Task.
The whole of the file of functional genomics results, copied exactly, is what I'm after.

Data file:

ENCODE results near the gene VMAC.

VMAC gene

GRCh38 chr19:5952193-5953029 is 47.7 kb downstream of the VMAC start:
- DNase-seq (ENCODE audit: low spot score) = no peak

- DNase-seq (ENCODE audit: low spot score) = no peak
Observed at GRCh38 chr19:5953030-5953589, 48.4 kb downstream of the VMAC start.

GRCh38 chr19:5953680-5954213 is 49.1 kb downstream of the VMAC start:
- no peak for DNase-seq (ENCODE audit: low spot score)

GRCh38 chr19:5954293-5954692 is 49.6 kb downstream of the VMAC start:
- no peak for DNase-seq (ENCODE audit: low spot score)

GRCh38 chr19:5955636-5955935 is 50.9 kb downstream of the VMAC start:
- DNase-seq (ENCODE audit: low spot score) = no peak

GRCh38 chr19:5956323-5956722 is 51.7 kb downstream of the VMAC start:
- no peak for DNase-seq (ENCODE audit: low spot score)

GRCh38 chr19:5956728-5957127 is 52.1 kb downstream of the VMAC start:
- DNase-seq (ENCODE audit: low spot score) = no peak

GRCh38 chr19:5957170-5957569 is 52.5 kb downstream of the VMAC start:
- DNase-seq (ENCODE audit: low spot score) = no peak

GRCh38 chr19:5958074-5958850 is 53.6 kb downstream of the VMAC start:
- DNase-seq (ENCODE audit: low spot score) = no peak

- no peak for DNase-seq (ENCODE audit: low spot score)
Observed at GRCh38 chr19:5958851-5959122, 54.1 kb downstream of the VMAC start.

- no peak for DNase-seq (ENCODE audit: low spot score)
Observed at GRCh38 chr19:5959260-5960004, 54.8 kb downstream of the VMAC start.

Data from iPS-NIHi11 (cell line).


ENCODE results near the gene VMAC.

VMAC gene

GRCh38 chr19:5952193-5953029 is 47.7 kb downstream of the VMAC start:
- DNase-seq (ENCODE audit: low spot score) = no peak

- DNase-seq (ENCODE audit: low spot score) = no peak
Observed at GRCh38 chr19:5953030-5953589, 48.4 kb downstream of the VMAC start.

GRCh38 chr19:5953680-5954213 is 49.1 kb downstream of the VMAC start:
- no peak for DNase-seq (ENCODE audit: low spot score)

GRCh38 chr19:5954293-5954692 is 49.6 kb downstream of the VMAC start:
- no peak for DNase-seq (ENCODE audit: low spot score)

GRCh38 chr19:5955636-5955935 is 50.9 kb downstream of the VMAC start:
- DNase-seq (ENCODE audit: low spot score) = no peak

GRCh38 chr19:5956323-5956722 is 51.7 kb downstream of the VMAC start:
- no peak for DNase-seq (ENCODE audit: low spot score)

GRCh38 chr19:5956728-5957127 is 52.1 kb downstream of the VMAC start:
- DNase-seq (ENCODE audit: low spot score) = no peak

GRCh38 chr19:5957170-5957569 is 52.5 kb downstream of the VMAC start:
- DNase-seq (ENCODE audit: low spot score) = no peak

GRCh38 chr19:5958074-5958850 is 53.6 kb downstream of the VMAC start:
- DNase-seq (ENCODE audit: low spot score) = no peak

- no peak for DNase-seq (ENCODE audit: low spot score)
Observed at GRCh38 chr19:5958851-5959122, 54.1 kb downstream of the VMAC start.

- no peak for DNase-seq (ENCODE audit: low spot score)
Observed at GRCh38 chr19:5959260-5960004, 54.8 kb downstream of the VMAC start.

Data from iPS-NIHi11 (cell line).